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Drug testing welfare recipients would only add to San Francisco’s homeless ranks

Mayor London Breed’s Proposition F would make it harder to treat addiction and strain already thin health care resources.

A stylized image with a medical syringe lying on top of documents, with abstract colorful brush strokes in the background.
Illustration by Jesse Rogala/The Standard

By Leslie Suen

As a medical doctor working in San Francisco specializing in addiction medicine, I have seen patients overcome substance use issues. Very few of them did so without stable housing. Homelessness increases the chaos in someone’s life, and the more chaos there is, the harder it is to overcome a substance use problem.

Proposition F, a measure introduced in September by Mayor London Breed for the March 5 election, is likely to increase homelessness in our city and introduce new challenges in treating people struggling with addiction. The measure will mandate single adults who are suspected of using drugs to undergo screening for substance use disorder or risk losing the very public assistance that helps keep many of them from joining the ranks of the city’s unhoused.

Last year alone, there were over 800 overdose deaths in San Francisco. As a researcher and doctor who treats patients with substance use disorders in San Francisco, not a day goes by when I don’t grapple with these issues. I see how suffering from homelessness and substance use is worsening, and most of us who call this city home are looking for solutions to address these crises.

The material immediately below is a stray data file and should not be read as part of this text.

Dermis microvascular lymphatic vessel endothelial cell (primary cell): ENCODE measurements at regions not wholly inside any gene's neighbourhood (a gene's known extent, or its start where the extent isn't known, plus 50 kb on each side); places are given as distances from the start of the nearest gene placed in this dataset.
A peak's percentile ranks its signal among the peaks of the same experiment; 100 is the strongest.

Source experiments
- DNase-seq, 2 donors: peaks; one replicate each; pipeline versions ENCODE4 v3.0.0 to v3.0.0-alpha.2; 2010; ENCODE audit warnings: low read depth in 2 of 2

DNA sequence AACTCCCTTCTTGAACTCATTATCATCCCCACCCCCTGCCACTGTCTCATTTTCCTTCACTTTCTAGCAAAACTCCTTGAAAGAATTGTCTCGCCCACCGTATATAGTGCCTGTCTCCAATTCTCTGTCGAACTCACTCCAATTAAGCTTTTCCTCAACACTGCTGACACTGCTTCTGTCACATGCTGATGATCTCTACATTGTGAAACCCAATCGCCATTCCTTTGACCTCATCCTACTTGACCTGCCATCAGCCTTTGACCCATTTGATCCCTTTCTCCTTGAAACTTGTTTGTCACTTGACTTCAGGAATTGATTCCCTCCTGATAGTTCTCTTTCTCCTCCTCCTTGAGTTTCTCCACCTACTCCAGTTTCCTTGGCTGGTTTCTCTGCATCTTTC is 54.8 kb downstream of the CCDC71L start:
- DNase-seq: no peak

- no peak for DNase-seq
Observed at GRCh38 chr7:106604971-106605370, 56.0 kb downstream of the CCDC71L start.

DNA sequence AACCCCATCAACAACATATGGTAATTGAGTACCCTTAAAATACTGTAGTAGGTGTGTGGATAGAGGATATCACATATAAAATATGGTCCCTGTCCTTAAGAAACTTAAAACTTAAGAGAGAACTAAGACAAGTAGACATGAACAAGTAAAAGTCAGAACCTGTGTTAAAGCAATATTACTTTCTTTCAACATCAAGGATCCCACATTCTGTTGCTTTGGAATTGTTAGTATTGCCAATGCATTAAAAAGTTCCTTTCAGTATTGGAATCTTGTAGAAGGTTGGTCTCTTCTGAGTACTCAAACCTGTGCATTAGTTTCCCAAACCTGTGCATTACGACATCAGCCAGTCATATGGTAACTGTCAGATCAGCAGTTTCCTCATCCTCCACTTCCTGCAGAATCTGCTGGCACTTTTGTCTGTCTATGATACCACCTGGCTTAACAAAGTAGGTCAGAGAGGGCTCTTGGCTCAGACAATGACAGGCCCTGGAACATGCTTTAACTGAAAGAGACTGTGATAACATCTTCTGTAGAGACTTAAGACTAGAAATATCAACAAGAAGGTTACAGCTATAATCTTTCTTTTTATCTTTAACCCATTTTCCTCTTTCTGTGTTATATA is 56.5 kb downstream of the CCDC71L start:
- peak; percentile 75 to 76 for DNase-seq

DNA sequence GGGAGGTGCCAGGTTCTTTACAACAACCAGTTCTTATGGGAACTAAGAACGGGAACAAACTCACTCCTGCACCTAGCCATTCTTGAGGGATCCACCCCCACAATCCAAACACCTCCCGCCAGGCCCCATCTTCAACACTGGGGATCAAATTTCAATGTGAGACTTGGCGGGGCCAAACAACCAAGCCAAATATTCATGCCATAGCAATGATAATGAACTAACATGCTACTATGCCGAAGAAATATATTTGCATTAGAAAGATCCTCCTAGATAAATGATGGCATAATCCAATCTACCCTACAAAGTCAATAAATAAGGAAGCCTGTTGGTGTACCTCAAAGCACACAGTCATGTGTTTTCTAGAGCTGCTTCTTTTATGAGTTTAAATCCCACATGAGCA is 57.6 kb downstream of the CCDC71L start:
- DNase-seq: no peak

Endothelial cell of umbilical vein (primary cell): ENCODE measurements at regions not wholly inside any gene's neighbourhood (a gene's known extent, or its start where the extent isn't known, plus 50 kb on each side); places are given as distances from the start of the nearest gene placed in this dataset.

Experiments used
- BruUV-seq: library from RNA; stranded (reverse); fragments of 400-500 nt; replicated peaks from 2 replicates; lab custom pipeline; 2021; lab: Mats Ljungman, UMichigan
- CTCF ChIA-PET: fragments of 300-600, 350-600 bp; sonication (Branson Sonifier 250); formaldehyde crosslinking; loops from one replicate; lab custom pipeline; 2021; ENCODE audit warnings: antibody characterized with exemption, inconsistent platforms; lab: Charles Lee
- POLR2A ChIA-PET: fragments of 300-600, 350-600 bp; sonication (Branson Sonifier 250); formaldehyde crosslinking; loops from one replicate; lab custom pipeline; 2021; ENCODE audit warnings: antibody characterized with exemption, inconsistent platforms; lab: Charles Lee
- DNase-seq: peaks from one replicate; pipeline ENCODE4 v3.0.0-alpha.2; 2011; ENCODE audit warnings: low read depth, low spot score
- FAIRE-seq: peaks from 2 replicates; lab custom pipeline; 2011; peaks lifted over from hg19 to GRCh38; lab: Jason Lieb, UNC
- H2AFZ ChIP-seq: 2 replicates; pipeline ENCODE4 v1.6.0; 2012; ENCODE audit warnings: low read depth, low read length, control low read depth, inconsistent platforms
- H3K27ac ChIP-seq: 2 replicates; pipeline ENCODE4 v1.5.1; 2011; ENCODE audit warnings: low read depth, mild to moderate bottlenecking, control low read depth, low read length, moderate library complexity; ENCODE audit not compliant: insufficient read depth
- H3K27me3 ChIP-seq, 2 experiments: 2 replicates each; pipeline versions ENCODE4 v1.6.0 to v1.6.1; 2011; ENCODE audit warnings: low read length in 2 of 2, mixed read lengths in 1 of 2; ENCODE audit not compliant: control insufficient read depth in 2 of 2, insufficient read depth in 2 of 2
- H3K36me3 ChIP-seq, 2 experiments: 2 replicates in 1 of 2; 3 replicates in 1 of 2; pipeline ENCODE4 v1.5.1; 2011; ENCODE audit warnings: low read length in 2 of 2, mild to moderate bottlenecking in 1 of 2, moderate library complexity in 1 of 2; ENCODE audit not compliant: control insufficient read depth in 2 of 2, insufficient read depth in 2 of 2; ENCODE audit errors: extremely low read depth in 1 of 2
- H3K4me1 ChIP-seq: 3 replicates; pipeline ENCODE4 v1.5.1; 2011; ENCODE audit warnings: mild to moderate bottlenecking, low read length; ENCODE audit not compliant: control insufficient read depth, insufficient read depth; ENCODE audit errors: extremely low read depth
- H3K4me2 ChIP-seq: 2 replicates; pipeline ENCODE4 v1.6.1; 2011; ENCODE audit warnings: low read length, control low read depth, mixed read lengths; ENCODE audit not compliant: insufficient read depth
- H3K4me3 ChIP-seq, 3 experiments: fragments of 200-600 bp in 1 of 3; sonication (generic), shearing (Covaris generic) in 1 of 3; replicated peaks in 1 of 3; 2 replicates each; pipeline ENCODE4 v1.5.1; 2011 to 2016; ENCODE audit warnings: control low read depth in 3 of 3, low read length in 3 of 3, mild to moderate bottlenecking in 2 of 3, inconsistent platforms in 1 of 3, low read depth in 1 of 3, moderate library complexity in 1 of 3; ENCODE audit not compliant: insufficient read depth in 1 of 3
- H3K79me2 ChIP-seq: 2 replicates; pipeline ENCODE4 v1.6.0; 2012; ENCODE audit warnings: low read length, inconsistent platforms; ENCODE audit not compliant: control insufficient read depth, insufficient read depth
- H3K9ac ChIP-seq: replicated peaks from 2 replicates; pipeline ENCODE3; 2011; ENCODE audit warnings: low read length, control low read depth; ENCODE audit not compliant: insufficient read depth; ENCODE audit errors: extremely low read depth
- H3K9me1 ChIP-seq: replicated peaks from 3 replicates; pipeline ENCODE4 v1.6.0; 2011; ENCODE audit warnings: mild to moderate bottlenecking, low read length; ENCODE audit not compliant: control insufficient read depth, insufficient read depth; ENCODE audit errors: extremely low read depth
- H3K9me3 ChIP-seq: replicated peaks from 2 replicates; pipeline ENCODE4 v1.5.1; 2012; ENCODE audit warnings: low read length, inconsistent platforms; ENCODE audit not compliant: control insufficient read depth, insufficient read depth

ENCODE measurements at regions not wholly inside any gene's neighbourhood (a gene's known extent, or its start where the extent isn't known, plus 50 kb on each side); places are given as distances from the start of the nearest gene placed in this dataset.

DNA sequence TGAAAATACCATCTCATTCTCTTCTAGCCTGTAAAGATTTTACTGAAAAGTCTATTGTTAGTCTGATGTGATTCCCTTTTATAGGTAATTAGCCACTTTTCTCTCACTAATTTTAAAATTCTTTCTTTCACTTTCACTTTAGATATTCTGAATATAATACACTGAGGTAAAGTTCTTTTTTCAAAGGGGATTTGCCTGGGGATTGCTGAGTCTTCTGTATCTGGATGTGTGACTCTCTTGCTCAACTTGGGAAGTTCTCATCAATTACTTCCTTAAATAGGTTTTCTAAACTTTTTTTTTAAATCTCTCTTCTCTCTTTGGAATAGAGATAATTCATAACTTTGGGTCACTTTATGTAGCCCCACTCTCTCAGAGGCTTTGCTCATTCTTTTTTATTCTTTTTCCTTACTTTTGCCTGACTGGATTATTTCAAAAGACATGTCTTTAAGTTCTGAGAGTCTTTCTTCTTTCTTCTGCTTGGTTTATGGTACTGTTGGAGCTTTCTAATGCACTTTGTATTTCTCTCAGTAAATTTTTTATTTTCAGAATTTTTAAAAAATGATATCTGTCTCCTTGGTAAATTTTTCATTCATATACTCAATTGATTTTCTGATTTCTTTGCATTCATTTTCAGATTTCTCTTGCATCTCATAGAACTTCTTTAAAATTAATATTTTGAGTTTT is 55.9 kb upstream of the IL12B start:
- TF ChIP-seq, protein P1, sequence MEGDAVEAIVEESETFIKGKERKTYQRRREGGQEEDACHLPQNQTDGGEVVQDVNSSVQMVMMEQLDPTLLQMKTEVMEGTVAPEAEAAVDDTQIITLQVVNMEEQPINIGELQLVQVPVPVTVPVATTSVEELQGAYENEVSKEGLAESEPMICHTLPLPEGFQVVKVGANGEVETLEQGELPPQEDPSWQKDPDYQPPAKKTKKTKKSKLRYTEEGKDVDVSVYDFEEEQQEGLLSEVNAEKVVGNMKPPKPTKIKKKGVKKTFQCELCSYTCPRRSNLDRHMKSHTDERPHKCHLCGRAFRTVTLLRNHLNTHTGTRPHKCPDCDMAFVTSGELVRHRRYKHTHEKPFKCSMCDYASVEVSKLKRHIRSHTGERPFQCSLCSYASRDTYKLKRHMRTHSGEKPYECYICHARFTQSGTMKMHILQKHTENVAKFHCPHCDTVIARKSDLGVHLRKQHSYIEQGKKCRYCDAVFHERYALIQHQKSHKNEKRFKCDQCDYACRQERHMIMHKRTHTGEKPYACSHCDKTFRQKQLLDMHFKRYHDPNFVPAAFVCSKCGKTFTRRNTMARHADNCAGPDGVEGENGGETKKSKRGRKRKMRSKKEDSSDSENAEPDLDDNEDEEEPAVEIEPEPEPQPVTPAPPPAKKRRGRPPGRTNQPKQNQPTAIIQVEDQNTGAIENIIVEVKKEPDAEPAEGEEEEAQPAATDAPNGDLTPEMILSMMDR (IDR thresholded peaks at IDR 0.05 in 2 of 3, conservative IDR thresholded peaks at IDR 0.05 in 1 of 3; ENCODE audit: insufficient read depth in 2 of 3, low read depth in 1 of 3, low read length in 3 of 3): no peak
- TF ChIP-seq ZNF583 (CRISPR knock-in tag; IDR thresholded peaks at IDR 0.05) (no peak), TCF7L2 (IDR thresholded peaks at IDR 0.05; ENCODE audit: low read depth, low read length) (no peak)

However, Proposition F is not the solution we need. In fact, it is more likely to create a new pathway to homelessness in San Francisco than to create a pathway to treatment.

Trent Rhorer, executive director of the San Francisco Human Services Agency, recently testified at a hearing that he expects some percentage of County Adult Assistance Program beneficiaries would lose their benefits due to these added requirements. 

Losing monthly benefits would mean losing their housing, leading them to end up on the streets,  further exacerbating the city’s homelessness crisis. 

Another flaw in Proposition F lies in its assumption that there is sufficient addiction treatment infrastructure in the city. Unfortunately, based on my experiences as an addiction physician, the reality is quite different. The current wait time for a substance use treatment bed in San Francisco is already a substantial five to seven days, with wait times even longer for those with specific needs, such as women with histories of intimate partner violence who are seeking women-only programs.

Adding more individuals to an overloaded system will prolong these wait times and strain an already stretched health care and substance use treatment system.

The current behavioral health workforce is ill-equipped to handle the increased demand for screening. Properly trained clinical professionals are needed to accurately identify and diagnose individuals with substance use disorders and ensure they receive appropriate treatment.